Thousands of pedophiles active in French Catholic Church since 1950, commission findsOctober 3, 2021
Bishop Robert C. Morlino’s letter to the faithful regarding the ongoing sexual abuse crisis in the ChurchOctober 25, 2021
Passed in 1970, the Racketeer Influenced and Corrupt Organizations Act (RICO) is a federal law designed to combat organized crime in the United States. It allows prosecution and civil penalties for racketeering activity performed as part of an ongoing criminal enterprise.
George Brogdon and Lauro Garcia have filed a civil racketeering (“RICO”) lawsuit, pursuant to A.R.S. § 13-2314.04 and 18 U.S.C. §§ 1961-68, against the Archdiocese of Los Angeles and the Diocese of Tucson. These individuals are seeking redress on behalf of the many survivors of clergy abuse at the hands of both dioceses in Tucson, Arizona. Brogdon and Garcia are represented by Ashley Pileika and Darren Wolf of The Law Office of Darren Wolf, P.C and Jeff Sandman and Zack Sandman of Sandman Law.
The lawsuit also named St. John’s Seminary in Camarillo, California and Carlos Cocio, a St. John’s graduate and former Tucson priest as defendants. St. John’s, the only seminary operated by the Archdiocese of Los Angeles, has produced a disproportionate number of sexual predators, many of which were then sent by the Archdiocese of Los Angeles to Tucson, a known “‘dumping ground’ for abusive priests.’” According to a Los Angeles Times investigation, a third of priests that graduated from St. John’s 1966 and 1972 seminary classes were later accused of molestation. This is significantly higher than the national average; a 2004 study conducted by the John Jay College of Criminal Justice found that 4% of priests and deacons were accused of abuse between 1950 and 2002.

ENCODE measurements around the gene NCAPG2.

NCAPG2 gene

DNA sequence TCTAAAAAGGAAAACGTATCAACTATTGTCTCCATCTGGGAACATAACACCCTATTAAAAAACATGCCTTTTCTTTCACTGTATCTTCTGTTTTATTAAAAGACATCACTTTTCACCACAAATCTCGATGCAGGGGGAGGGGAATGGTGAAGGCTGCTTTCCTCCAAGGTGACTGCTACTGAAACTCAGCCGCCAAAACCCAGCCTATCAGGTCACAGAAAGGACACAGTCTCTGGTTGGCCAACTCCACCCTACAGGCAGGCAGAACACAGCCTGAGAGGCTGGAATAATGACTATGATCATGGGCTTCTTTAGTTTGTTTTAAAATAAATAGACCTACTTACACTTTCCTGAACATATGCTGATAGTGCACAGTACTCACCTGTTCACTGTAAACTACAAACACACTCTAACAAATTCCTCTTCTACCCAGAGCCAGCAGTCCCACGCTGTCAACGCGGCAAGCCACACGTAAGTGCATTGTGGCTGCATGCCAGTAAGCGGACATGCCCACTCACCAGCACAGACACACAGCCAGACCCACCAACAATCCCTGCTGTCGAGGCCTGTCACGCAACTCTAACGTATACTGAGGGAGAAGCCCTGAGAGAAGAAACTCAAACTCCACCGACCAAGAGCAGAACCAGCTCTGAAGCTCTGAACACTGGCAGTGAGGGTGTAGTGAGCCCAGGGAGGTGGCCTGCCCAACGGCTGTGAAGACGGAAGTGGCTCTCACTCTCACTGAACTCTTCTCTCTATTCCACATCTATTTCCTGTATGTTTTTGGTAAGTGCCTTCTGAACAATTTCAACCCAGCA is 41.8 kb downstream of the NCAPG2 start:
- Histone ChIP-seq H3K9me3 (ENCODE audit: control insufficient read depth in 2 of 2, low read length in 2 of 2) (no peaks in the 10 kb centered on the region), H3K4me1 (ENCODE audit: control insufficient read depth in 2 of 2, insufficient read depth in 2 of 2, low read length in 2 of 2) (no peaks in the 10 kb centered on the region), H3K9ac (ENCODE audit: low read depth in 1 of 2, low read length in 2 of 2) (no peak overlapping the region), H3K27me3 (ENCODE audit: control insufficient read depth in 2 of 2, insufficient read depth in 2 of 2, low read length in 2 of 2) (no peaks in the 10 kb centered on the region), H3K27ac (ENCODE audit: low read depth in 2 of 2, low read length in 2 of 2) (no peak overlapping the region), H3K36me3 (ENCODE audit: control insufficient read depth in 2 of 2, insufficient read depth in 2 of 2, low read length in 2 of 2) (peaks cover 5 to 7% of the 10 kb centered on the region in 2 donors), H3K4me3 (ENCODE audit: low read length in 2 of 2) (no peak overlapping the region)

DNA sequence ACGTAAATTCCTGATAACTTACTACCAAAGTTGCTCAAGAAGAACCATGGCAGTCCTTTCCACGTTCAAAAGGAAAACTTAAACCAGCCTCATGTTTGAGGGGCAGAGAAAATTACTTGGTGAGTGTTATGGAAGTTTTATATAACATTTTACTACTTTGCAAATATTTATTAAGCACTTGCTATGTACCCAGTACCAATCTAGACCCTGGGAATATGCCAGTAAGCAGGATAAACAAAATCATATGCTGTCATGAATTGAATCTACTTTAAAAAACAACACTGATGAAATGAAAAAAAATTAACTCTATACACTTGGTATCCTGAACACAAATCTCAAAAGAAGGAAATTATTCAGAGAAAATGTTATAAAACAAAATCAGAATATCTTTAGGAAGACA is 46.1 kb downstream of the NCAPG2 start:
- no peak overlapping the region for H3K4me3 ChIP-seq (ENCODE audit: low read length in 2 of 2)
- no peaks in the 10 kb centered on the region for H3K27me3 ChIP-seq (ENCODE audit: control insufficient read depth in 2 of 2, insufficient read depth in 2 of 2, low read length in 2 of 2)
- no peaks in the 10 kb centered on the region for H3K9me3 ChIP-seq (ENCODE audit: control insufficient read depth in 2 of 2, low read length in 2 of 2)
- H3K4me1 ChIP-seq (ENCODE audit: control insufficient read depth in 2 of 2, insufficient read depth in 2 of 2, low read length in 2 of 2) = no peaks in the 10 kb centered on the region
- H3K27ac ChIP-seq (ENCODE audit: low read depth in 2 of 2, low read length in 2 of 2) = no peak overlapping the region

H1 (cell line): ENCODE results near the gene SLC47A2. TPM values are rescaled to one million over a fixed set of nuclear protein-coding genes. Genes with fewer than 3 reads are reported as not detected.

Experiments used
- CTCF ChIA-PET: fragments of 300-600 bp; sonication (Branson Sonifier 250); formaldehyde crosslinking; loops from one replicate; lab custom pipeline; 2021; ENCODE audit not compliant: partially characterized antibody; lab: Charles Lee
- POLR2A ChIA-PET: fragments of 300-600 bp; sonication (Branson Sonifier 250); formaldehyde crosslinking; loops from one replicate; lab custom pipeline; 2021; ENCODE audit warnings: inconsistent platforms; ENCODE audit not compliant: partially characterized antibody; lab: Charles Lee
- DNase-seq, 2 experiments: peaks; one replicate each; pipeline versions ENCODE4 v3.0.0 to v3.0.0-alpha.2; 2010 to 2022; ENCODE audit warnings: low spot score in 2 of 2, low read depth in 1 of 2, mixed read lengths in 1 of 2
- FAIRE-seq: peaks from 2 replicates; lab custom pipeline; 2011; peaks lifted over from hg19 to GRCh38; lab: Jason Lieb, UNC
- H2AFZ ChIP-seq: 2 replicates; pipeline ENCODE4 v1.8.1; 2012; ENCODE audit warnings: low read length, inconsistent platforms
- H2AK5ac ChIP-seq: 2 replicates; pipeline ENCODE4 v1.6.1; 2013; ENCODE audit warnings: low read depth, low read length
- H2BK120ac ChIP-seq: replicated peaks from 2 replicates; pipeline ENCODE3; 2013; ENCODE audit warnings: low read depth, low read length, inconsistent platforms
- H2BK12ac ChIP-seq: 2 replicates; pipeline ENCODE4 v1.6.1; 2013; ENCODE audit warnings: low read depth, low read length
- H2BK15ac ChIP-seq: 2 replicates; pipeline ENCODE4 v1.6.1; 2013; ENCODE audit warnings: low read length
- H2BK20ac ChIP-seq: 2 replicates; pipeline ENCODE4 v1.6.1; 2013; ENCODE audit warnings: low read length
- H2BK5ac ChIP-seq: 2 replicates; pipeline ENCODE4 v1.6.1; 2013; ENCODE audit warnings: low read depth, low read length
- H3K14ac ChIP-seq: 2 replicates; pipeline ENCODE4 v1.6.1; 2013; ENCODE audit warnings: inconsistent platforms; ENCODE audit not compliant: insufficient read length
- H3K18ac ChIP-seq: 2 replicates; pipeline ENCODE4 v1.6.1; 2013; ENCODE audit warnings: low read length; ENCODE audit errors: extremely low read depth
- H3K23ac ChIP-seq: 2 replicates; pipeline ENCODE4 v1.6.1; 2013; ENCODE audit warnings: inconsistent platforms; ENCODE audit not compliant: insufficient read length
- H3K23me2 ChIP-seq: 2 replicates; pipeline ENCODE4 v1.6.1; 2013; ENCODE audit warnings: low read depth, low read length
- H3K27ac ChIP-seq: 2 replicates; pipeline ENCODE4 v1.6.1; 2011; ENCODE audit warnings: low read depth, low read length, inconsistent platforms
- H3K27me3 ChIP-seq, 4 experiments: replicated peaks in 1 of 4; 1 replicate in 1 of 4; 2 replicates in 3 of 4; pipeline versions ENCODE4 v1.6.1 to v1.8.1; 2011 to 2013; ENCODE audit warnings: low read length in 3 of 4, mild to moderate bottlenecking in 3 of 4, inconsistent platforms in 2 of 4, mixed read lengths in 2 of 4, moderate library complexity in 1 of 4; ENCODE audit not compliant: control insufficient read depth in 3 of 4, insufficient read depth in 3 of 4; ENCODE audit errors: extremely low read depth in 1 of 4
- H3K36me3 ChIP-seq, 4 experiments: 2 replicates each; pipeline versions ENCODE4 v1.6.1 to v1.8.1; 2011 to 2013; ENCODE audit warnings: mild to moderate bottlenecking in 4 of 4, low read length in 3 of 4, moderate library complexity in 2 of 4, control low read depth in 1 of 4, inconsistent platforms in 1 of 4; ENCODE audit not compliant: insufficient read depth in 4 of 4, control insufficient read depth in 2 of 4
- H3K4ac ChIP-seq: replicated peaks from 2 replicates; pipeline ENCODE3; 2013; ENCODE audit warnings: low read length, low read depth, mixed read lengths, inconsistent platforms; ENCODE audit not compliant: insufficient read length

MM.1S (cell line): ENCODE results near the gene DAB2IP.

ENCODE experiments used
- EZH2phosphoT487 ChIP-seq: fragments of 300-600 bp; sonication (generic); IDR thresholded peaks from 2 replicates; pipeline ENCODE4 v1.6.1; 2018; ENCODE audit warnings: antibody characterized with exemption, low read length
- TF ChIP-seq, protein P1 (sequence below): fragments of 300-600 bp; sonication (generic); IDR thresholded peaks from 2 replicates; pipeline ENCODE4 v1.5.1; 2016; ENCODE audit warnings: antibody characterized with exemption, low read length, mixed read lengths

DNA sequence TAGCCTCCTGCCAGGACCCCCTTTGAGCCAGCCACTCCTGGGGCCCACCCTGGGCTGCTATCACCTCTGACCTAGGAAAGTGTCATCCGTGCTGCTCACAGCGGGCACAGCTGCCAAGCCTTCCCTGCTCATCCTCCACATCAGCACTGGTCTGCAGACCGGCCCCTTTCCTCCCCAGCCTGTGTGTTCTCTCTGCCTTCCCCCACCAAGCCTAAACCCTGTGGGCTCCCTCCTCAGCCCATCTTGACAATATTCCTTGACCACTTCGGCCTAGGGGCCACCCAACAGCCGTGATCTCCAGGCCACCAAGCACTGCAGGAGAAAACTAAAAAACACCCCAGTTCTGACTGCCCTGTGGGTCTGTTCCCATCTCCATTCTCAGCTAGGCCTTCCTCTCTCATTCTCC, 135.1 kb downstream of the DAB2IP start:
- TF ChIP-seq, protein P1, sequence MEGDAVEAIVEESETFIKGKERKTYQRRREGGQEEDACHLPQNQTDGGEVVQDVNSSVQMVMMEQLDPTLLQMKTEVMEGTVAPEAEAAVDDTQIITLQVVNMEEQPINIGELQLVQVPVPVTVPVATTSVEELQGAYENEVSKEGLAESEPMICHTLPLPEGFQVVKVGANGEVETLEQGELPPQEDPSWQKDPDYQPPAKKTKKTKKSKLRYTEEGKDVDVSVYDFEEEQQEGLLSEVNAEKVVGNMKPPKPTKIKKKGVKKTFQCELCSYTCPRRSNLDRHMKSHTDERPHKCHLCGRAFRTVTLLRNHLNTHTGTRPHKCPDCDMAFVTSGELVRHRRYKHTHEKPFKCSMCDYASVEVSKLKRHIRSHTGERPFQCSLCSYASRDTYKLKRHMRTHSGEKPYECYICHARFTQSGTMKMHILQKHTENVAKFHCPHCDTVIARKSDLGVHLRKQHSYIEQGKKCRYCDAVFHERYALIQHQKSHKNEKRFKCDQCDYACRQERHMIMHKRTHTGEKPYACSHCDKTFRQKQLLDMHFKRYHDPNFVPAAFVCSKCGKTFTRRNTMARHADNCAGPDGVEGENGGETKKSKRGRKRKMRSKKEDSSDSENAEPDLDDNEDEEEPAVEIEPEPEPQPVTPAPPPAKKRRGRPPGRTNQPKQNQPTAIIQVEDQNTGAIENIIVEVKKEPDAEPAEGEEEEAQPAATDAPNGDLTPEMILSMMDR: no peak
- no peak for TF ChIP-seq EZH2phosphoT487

The complaint alleges that by funneling abusive priests and seminarians to Tucson, the Archdiocese of Los Angeles knowingly exported a pervasive culture of sexual abuse and misconduct to the Diocese of Tucson’s parishioners. When learning of sexual abuse allegations against priests, the Archdiocese of Los Angeles and the Diocese of Tucson routinely compensated abusive clergy to travel and reside outside of a state where civil and criminal prosecutions could be pursued. By accepting, failing to report, and moving its own abusive clergy members from parish to parish, the Diocese of Tucson has likewise thwarted criminal investigations, and prosecutions leading to the sexual abuse of minors.
Attorney Ashley Pileika stated that The Law Office of Darren Wolf, P.C felt strongly about the decision to bring this lawsuit due to the dioceses’ continued failure to help survivors of child sex abuse and cooperate with law enforcement authorities as required by the Essential Norms for Diocesan/Eparchial Policies Dealing with Allegations of Sexual Abuse of Minors by Priests or Deacons (Norm 11) and the Charter for the Protection of Children and Young People adopted by the United States Conference of Catholic Bishops (USCCB) in 2002.
“When our law firm contacted the Diocese of Tucson’s Office of Child, Adolescent, and Adult Protection, the response we received in no way indicated the Church planned to report our client’s abuser – who still resides in Tucson – to law enforcement or help our clients whatsoever,” Pileika stated. “This indicated to us the Church is continuing to hinder criminal investigations and prosecutions involving the sexual abuse of minors.” There is no time limit in Arizona to pursue criminal charges for sexual assault, which is a Class 2 felony.